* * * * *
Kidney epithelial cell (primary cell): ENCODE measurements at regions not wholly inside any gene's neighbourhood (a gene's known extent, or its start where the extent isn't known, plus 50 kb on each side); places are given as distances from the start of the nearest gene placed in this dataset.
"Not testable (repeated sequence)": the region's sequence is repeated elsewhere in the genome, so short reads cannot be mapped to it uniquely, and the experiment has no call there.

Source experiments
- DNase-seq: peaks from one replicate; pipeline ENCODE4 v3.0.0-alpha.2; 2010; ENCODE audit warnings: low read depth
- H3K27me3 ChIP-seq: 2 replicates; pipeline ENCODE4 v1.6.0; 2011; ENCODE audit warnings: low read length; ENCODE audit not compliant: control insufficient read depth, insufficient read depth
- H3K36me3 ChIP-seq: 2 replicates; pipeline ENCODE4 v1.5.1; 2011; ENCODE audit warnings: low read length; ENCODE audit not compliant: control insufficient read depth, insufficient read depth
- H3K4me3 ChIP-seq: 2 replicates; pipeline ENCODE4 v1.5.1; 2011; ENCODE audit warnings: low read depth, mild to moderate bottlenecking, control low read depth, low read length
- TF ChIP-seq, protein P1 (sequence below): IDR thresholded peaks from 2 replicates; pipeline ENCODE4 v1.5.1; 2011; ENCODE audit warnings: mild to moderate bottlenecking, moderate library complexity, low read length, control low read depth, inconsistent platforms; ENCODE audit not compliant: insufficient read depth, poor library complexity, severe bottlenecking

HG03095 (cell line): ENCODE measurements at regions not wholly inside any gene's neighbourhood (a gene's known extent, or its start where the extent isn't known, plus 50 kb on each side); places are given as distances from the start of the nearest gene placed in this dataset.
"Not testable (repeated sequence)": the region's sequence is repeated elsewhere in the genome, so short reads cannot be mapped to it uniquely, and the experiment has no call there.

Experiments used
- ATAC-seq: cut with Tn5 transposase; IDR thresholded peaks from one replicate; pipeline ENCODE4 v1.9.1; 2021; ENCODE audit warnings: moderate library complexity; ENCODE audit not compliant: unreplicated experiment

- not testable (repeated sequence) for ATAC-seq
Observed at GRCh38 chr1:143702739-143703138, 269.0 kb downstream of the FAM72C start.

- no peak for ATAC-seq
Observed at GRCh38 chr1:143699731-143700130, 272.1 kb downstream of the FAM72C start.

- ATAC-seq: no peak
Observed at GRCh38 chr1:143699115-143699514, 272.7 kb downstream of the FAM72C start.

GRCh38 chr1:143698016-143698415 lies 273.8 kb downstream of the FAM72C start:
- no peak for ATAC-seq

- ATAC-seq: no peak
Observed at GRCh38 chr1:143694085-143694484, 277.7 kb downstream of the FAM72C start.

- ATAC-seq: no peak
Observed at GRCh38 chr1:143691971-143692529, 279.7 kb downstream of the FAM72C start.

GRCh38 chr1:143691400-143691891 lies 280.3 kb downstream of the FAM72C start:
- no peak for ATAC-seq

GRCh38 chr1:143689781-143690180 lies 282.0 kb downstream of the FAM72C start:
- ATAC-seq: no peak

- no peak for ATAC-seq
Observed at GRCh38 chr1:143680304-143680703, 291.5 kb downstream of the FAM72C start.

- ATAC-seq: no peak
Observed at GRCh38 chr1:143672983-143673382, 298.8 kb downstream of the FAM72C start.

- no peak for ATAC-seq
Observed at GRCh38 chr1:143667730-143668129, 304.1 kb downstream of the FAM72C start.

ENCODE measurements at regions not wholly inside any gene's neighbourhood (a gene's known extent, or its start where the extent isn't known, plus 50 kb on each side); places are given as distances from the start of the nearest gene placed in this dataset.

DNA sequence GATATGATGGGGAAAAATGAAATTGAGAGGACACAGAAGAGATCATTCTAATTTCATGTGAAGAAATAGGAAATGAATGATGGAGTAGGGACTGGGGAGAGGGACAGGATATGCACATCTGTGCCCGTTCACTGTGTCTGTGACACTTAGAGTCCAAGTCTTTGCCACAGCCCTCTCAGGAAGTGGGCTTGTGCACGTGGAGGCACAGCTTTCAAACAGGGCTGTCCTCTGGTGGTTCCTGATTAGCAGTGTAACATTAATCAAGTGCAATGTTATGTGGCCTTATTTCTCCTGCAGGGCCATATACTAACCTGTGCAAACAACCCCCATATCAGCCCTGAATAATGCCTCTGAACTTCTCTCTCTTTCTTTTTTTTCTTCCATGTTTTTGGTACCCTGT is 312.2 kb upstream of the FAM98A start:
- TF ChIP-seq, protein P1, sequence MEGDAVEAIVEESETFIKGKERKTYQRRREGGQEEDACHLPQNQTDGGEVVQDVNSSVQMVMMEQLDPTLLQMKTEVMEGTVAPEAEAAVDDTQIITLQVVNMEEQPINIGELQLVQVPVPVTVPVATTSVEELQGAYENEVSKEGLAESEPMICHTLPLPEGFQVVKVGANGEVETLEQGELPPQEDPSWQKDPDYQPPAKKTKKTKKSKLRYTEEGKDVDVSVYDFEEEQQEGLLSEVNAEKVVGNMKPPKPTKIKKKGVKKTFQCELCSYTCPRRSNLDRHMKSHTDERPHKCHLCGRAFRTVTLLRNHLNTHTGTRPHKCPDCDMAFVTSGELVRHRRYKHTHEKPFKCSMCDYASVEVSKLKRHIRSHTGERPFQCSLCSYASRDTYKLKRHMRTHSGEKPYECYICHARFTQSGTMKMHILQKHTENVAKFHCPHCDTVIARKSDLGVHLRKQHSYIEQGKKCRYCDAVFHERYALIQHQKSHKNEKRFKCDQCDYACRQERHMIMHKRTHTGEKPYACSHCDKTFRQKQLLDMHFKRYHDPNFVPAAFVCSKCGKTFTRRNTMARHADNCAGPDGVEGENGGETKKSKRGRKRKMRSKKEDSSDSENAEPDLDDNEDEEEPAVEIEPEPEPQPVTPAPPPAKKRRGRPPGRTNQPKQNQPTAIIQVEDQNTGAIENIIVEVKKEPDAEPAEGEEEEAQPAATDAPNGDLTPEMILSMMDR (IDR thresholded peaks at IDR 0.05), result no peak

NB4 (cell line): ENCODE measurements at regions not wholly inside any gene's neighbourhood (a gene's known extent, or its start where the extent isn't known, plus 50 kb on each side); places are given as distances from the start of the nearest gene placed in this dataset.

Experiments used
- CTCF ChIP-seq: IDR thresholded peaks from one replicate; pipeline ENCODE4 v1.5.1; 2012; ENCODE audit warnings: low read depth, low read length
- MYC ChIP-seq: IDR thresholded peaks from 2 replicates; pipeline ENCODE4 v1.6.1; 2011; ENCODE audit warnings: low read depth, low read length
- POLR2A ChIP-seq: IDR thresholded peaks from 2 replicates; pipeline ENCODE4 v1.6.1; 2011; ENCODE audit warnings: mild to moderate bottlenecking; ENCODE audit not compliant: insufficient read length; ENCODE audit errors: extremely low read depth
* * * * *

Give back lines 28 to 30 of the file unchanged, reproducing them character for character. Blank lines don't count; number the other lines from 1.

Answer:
- ATAC-seq: no peak

- no peak for ATAC-seq
Observed at GRCh38 chr1:143680304-143680703, 291.5 kb downstream of the FAM72C start.